GPN Ready nurse blog – intro

THINKING ABOUT A CAREER IN GP NURSING?

PREPARING TO START A GP PLACEMENT?

This blog can help!

We have teamed up with newly-qualified nurse Jack,* one of Health Education England’s GPN Ready Scheme nurses, to find out exactly what it is like to make the move from nursing student straight to GP nurse!

Every week, we will be hearing from Jack* and finding out about his week in General Practice. For this first blog post, we will be finding out some background information about him and his journey into practice nursing.

*name has been changed for confidentiality purposes

Hi Jack, congratulations on your new job as a practice nurse and welcome to the Primary Care Works team! Can you start by telling us a bit about yourself?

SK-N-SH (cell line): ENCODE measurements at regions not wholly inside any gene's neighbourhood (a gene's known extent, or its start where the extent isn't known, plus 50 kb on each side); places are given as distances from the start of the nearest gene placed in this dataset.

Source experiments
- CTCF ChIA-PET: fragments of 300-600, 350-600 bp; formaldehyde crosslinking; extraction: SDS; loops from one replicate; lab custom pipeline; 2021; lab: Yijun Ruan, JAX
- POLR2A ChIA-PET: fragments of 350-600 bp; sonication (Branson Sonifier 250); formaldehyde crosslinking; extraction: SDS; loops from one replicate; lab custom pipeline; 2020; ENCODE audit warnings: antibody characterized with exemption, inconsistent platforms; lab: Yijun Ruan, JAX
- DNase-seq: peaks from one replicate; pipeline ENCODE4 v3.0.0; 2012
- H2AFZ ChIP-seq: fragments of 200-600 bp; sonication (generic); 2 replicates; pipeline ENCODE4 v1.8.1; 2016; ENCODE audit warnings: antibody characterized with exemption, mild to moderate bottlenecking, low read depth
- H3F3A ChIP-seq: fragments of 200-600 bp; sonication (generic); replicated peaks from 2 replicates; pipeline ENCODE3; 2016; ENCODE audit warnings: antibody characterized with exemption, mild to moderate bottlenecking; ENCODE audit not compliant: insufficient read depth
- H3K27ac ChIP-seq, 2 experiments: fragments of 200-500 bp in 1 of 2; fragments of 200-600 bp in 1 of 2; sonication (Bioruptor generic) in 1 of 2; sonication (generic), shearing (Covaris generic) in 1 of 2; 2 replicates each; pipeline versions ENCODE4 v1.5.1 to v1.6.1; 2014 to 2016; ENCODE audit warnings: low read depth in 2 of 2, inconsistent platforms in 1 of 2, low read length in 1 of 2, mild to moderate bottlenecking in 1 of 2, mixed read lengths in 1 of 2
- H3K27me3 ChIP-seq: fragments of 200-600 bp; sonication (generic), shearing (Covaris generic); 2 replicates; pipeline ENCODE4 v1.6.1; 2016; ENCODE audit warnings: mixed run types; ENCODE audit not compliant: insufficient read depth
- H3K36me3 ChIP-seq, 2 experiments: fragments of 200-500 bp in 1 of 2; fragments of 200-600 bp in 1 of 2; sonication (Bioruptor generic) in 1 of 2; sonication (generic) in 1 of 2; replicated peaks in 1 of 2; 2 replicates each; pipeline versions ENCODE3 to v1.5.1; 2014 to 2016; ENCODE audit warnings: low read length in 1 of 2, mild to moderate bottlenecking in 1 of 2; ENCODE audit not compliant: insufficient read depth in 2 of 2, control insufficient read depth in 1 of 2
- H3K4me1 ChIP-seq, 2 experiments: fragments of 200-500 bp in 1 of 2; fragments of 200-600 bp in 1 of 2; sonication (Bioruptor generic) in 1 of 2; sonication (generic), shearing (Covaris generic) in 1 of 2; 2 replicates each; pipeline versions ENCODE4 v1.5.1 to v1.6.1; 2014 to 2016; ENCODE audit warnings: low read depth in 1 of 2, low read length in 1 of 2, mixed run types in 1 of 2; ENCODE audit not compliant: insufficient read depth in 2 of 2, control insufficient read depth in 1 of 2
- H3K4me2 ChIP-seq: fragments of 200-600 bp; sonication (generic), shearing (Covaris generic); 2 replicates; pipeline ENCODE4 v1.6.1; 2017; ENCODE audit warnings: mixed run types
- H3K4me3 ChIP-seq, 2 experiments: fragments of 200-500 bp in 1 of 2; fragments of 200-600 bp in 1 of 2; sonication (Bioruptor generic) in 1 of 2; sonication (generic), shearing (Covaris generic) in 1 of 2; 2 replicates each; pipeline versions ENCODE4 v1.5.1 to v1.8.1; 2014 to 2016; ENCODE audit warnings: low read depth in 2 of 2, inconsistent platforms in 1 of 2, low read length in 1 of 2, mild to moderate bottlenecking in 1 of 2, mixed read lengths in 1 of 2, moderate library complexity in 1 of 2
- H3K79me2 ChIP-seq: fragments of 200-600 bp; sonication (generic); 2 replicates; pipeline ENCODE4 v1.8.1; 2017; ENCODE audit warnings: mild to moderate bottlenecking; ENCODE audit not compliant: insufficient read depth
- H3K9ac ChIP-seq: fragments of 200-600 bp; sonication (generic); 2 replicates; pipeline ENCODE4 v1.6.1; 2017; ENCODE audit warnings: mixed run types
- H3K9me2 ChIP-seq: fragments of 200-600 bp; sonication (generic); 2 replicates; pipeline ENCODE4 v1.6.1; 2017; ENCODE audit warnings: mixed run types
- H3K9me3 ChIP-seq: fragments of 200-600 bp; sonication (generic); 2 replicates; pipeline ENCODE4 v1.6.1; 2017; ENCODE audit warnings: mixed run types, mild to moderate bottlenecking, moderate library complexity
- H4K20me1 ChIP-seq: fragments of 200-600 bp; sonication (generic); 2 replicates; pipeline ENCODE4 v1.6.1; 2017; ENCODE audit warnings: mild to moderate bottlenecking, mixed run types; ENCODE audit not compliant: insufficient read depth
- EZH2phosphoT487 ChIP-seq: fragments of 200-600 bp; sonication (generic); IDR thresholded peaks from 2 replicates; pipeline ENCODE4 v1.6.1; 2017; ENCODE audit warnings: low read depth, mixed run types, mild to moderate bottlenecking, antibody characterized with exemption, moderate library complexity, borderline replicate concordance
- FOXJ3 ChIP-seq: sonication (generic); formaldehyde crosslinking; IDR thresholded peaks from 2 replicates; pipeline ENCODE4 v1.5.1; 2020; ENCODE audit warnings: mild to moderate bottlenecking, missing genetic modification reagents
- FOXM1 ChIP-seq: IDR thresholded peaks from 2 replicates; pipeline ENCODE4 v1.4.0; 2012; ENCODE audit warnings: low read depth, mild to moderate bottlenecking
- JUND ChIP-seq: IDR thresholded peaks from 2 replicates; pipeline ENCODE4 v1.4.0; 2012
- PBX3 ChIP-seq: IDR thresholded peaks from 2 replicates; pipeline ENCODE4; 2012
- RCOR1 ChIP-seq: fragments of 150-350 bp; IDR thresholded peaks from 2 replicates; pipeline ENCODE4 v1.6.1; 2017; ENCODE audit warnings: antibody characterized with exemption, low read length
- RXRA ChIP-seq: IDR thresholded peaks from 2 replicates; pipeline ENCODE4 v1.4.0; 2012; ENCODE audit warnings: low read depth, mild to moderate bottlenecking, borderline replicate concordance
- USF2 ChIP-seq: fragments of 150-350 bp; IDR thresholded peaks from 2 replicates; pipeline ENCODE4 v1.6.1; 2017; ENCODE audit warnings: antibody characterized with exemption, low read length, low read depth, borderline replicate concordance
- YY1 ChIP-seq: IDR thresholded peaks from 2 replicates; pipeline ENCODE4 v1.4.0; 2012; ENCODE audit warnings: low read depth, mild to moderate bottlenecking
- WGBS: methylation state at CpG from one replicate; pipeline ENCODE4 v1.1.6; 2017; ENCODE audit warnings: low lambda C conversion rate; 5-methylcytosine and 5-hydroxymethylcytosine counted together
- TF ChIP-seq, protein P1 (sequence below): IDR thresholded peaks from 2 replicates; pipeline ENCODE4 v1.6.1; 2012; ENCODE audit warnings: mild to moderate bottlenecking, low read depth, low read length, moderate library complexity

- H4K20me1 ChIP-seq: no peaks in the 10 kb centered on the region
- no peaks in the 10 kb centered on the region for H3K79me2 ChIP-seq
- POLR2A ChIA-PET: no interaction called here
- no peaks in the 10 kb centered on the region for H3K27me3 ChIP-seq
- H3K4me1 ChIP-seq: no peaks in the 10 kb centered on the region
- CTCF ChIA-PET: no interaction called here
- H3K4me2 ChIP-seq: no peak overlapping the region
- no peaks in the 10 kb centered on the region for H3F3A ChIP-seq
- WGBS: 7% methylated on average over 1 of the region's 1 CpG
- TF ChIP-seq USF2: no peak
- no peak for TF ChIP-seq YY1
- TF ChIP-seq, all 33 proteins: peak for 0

I have always had a passion for caring since a young age, which has led me to a career in nursing. At the age of 22, I have studied healthcare at college and university, leading me to full time work in the nursing profession. As an only child, I spent a lot of time with my late grandmother, who was a carer for the elderly and taught me many of the morals I live by today.

In my spare time, I love to fill my day with walks in the countryside, with my toy poodle Mario. One of my biggest addictions is sparkly items; I am like a magpie building a nest! My house is a reflection of my personality, with many sparkly items which I cherish.

Where are you from? 

I’m from God’s own country of Yorkshire! I attended Barnsley College, then Sheffield Hallam University, which was conveniently closer. I now live in Sheffield and commute daily to my place of work, about 20 miles away.

What made you want to be a nurse? What did you want to be when you were younger?

Since I can remember, I always wanted to be a nurse. Whenever I played fancy dress with my friends, I’d always be the nurse. When I was ten, my grandmother fell very ill and I spent time with her and my mum, who cared for her until her last day. My gran always inspired me to be great; schoolteachers would say that I could never be a nurse, so I made it my purpose to prove them wrong.